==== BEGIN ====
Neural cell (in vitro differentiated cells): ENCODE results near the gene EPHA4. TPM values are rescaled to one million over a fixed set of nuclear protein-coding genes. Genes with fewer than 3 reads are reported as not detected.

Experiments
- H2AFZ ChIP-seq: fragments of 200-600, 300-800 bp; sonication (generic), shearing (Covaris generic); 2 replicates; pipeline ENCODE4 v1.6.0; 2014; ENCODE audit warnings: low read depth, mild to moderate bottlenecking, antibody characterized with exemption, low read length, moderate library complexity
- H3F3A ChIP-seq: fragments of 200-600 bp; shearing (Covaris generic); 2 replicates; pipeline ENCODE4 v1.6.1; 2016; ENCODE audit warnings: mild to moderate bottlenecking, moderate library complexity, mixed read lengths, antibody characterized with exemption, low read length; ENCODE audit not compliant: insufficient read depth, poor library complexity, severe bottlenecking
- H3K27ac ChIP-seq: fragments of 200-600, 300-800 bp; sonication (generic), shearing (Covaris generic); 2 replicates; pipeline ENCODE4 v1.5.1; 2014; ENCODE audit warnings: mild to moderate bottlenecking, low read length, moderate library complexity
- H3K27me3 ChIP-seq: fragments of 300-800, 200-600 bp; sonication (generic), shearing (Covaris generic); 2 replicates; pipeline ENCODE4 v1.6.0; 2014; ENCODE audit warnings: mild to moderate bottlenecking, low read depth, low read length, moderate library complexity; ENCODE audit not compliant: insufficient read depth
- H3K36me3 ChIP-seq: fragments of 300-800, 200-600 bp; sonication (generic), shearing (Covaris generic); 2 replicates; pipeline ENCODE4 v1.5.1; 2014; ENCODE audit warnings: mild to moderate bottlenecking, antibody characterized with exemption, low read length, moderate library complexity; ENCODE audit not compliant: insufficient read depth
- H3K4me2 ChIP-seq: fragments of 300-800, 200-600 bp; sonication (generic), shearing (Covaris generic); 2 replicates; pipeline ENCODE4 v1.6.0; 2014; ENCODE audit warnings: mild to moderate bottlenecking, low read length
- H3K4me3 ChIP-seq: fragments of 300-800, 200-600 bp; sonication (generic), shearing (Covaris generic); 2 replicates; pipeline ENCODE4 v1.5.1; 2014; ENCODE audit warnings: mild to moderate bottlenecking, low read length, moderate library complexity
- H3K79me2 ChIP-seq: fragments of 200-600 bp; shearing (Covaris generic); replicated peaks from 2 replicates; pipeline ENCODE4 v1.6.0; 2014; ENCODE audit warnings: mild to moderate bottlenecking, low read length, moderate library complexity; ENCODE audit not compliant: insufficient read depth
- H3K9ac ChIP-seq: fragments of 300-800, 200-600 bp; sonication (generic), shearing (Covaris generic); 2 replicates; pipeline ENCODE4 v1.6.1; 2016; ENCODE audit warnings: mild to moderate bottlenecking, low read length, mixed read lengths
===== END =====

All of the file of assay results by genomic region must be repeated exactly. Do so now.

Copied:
Neural cell (in vitro differentiated cells): ENCODE results near the gene EPHA4. TPM values are rescaled to one million over a fixed set of nuclear protein-coding genes. Genes with fewer than 3 reads are reported as not detected.

Experiments
- H2AFZ ChIP-seq: fragments of 200-600, 300-800 bp; sonication (generic), shearing (Covaris generic); 2 replicates; pipeline ENCODE4 v1.6.0; 2014; ENCODE audit warnings: low read depth, mild to moderate bottlenecking, antibody characterized with exemption, low read length, moderate library complexity
- H3F3A ChIP-seq: fragments of 200-600 bp; shearing (Covaris generic); 2 replicates; pipeline ENCODE4 v1.6.1; 2016; ENCODE audit warnings: mild to moderate bottlenecking, moderate library complexity, mixed read lengths, antibody characterized with exemption, low read length; ENCODE audit not compliant: insufficient read depth, poor library complexity, severe bottlenecking
- H3K27ac ChIP-seq: fragments of 200-600, 300-800 bp; sonication (generic), shearing (Covaris generic); 2 replicates; pipeline ENCODE4 v1.5.1; 2014; ENCODE audit warnings: mild to moderate bottlenecking, low read length, moderate library complexity
- H3K27me3 ChIP-seq: fragments of 300-800, 200-600 bp; sonication (generic), shearing (Covaris generic); 2 replicates; pipeline ENCODE4 v1.6.0; 2014; ENCODE audit warnings: mild to moderate bottlenecking, low read depth, low read length, moderate library complexity; ENCODE audit not compliant: insufficient read depth
- H3K36me3 ChIP-seq: fragments of 300-800, 200-600 bp; sonication (generic), shearing (Covaris generic); 2 replicates; pipeline ENCODE4 v1.5.1; 2014; ENCODE audit warnings: mild to moderate bottlenecking, antibody characterized with exemption, low read length, moderate library complexity; ENCODE audit not compliant: insufficient read depth
- H3K4me2 ChIP-seq: fragments of 300-800, 200-600 bp; sonication (generic), shearing (Covaris generic); 2 replicates; pipeline ENCODE4 v1.6.0; 2014; ENCODE audit warnings: mild to moderate bottlenecking, low read length
- H3K4me3 ChIP-seq: fragments of 300-800, 200-600 bp; sonication (generic), shearing (Covaris generic); 2 replicates; pipeline ENCODE4 v1.5.1; 2014; ENCODE audit warnings: mild to moderate bottlenecking, low read length, moderate library complexity
- H3K79me2 ChIP-seq: fragments of 200-600 bp; shearing (Covaris generic); replicated peaks from 2 replicates; pipeline ENCODE4 v1.6.0; 2014; ENCODE audit warnings: mild to moderate bottlenecking, low read length, moderate library complexity; ENCODE audit not compliant: insufficient read depth
- H3K9ac ChIP-seq: fragments of 300-800, 200-600 bp; sonication (generic), shearing (Covaris generic); 2 replicates; pipeline ENCODE4 v1.6.1; 2016; ENCODE audit warnings: mild to moderate bottlenecking, low read length, mixed read lengths